As many people know, there was a horrific attack at the Westgate Mall in Nairobi, Kenya, in September. I was not in Kenya at the time and have not felt like commenting on it — until now.
A couple of weeks ago, I was flying from Nairobi to Maasai Mara to spend Christmas with Janet, one of the girls that attended teachers college and now teaches in her home area just outside the park. At Nairobi’s small commuter airport, there is a Dorman’s coffee shop — the same chain that operated a coffee shop in the atrium of Westgate. I was early for my flight, so I decided to get a cup of coffee. When I entered, I recognized the waitress. She also recognized me as an almost-daily customer at the Westgate Dorman’s where I used to go in the mornings to read the newspaper over a cup of coffee.
I often have thought about the many people who worked in Westgate at Dorman’s or the supermarket there where I did all my shopping. But I have had no way of knowing whether they were working that day, had been injured or killed — people that I see practically every day when I am in Kenya; people who always smiled and welcomed me, even though I never left a tip.
When I saw her at the airport, I started to cry. She said that she had in fact been working that day, a busy Saturday at lunchtime. She told me that the Dorman’s employees had all survived, though one had been shot three times. She said that they were on the floor, with the chaos of the attack going on around them, for hours before being rescued. She said simply, “It was terrible.”
I told her that I was so very grateful to hear that those at Dorman’s were OK. What could I say about the 60-something confirmed deaths, or the two dozen people still totally unaccounted for almost three months later? Knowing that I live in the U.S., she seemed surprised that I had followed news of the attack at all.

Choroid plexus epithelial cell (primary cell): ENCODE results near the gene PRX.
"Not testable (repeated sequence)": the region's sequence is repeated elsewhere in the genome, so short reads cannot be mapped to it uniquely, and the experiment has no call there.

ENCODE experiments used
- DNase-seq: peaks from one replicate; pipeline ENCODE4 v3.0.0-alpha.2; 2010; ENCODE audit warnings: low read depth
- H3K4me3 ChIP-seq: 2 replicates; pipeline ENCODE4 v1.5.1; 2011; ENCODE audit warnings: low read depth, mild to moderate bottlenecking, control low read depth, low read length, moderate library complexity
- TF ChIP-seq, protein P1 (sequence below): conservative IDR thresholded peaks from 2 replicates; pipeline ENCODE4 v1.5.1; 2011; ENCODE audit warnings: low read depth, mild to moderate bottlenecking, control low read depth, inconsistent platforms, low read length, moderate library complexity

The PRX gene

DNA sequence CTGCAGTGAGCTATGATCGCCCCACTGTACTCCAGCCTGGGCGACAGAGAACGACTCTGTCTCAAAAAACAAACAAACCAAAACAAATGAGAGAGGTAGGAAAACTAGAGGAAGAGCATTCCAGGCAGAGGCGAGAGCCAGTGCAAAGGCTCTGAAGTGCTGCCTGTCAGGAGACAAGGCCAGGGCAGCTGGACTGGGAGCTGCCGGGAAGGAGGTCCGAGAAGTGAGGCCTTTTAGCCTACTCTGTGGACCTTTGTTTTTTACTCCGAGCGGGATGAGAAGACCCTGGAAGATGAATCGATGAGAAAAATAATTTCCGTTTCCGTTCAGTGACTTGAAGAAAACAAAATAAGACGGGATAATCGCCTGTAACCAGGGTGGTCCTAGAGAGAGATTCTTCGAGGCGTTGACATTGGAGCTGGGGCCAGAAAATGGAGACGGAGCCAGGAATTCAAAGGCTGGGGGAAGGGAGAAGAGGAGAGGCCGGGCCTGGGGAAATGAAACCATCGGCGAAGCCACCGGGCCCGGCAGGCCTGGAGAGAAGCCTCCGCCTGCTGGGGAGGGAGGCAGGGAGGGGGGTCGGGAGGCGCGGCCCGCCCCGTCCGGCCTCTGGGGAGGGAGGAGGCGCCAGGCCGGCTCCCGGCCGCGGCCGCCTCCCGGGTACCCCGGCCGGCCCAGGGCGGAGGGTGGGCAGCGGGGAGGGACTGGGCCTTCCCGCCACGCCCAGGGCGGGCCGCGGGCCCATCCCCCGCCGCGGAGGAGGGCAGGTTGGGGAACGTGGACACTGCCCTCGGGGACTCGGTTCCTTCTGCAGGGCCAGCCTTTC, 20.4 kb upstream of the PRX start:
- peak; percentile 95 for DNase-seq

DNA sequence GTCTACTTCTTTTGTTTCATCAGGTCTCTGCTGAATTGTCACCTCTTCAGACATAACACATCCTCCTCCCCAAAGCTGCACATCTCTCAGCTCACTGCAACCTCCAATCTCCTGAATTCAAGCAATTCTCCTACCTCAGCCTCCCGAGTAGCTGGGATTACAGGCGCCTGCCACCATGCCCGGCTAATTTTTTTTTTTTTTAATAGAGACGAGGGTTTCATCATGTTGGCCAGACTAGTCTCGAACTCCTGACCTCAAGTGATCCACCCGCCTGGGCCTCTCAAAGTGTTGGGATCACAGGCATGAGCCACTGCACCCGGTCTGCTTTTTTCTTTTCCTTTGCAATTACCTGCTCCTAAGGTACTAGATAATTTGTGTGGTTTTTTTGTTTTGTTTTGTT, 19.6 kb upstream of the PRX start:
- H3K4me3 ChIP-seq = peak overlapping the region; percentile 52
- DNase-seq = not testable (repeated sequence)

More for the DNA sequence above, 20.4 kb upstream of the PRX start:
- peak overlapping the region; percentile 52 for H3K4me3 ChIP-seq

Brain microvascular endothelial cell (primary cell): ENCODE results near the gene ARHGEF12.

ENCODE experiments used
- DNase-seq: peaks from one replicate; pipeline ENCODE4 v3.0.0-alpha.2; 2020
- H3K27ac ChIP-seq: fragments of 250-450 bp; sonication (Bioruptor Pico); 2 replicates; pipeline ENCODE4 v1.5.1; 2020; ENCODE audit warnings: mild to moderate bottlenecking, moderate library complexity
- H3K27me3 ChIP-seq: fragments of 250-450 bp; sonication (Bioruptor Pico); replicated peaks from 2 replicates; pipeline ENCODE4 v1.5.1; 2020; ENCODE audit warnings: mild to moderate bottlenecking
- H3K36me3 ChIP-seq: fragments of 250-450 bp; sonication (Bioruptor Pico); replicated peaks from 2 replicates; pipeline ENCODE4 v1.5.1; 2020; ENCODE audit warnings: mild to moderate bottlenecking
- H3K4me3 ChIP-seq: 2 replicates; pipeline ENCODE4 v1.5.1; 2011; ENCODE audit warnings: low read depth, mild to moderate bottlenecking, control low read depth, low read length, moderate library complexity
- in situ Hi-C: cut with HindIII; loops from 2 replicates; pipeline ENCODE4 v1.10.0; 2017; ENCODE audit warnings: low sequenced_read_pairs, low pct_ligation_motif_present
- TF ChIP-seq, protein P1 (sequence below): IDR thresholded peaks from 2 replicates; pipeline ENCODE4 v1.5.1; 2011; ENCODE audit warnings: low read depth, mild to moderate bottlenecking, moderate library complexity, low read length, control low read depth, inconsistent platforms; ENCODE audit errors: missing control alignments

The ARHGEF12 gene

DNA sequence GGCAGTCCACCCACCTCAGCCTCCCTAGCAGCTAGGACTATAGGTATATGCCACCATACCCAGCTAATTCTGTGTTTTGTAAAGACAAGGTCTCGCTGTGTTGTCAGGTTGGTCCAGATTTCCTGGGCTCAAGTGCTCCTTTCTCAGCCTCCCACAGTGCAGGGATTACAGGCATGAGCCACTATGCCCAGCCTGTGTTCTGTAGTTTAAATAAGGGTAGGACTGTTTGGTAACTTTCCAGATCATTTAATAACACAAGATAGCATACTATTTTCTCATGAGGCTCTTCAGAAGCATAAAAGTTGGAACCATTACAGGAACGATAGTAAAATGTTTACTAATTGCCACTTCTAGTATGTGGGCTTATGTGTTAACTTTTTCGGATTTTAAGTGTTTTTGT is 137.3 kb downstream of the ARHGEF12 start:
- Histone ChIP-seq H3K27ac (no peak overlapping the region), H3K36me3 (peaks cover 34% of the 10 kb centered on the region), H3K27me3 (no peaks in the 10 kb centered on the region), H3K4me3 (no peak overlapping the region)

She told me that the coffee shop employees had all been given other work, certainly not the case for the majority of the more than 2,000 people who worked at Westgate. Kenya does not have “social safety nets” that insulate people from economic collapse. Many more people being supported by these 2,000 employees will have been affected through loss of school fees for children, siblings and cousins; medical costs for sick or aging relatives; and living expenses for extended families who had depended on the wages earned by those 2,000 people.
I probably won’t see this young woman again but it did give me some sense of closure about the whole event, its effect on me and taking something positive from it. It is not necessarily expected that customers will leave tips in Kenya — a country where someone like me will spend more for my daily latte at Dorman's than a manual laborer makes in a day’s wages. This day, I gave her a big tip — something that I will not miss the opportunity to do for those who work so hard for so little.
Mary Walker, a 27-year resident of Clark, first went to Kenya in 2007 to volunteer at a rescue centre for Maasai girls. She has organized assistance for several Maasai young women to attend college and university in Kenya. She can be reached at email@example.com.